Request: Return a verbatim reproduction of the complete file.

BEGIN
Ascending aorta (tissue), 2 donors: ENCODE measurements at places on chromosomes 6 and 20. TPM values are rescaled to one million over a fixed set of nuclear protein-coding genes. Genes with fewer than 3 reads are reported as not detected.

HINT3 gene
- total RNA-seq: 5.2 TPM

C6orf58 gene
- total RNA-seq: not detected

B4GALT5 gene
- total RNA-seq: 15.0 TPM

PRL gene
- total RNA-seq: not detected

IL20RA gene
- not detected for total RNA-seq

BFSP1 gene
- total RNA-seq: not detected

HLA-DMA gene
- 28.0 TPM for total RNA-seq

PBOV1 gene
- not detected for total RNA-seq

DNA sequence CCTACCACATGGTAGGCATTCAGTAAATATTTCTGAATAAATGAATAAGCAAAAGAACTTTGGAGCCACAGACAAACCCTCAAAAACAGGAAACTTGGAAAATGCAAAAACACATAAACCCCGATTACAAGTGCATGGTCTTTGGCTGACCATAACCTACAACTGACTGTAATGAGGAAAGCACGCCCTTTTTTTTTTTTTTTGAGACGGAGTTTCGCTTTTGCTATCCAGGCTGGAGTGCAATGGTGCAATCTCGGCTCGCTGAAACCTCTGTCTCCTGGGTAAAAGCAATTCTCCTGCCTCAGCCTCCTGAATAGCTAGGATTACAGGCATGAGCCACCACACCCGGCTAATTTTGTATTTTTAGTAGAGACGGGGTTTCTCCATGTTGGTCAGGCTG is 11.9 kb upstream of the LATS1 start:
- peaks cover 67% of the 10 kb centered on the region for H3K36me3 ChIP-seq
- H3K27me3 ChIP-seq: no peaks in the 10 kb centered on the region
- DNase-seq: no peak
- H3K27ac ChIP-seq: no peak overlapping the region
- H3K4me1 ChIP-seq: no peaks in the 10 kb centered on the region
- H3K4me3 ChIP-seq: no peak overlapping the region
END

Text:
Ascending aorta (tissue), 2 donors: ENCODE measurements at places on chromosomes 6 and 20. TPM values are rescaled to one million over a fixed set of nuclear protein-coding genes. Genes with fewer than 3 reads are reported as not detected.

HINT3 gene
- total RNA-seq: 5.2 TPM

C6orf58 gene
- total RNA-seq: not detected

B4GALT5 gene
- total RNA-seq: 15.0 TPM

PRL gene
- total RNA-seq: not detected

IL20RA gene
- not detected for total RNA-seq

BFSP1 gene
- total RNA-seq: not detected

HLA-DMA gene
- 28.0 TPM for total RNA-seq

PBOV1 gene
- not detected for total RNA-seq

DNA sequence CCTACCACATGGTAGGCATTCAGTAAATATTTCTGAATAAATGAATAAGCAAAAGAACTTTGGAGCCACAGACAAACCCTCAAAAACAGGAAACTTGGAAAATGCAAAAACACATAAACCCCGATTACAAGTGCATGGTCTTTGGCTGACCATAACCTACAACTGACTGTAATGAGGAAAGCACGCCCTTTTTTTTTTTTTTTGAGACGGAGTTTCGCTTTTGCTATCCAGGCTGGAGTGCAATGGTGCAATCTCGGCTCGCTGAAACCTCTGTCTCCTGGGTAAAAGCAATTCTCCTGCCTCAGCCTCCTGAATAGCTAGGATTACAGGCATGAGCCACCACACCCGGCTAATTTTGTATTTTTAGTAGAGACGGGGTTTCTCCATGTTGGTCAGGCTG is 11.9 kb upstream of the LATS1 start:
- peaks cover 67% of the 10 kb centered on the region for H3K36me3 ChIP-seq
- H3K27me3 ChIP-seq: no peaks in the 10 kb centered on the region
- DNase-seq: no peak
- H3K27ac ChIP-seq: no peak overlapping the region
- H3K4me1 ChIP-seq: no peaks in the 10 kb centered on the region
- H3K4me3 ChIP-seq: no peak overlapping the region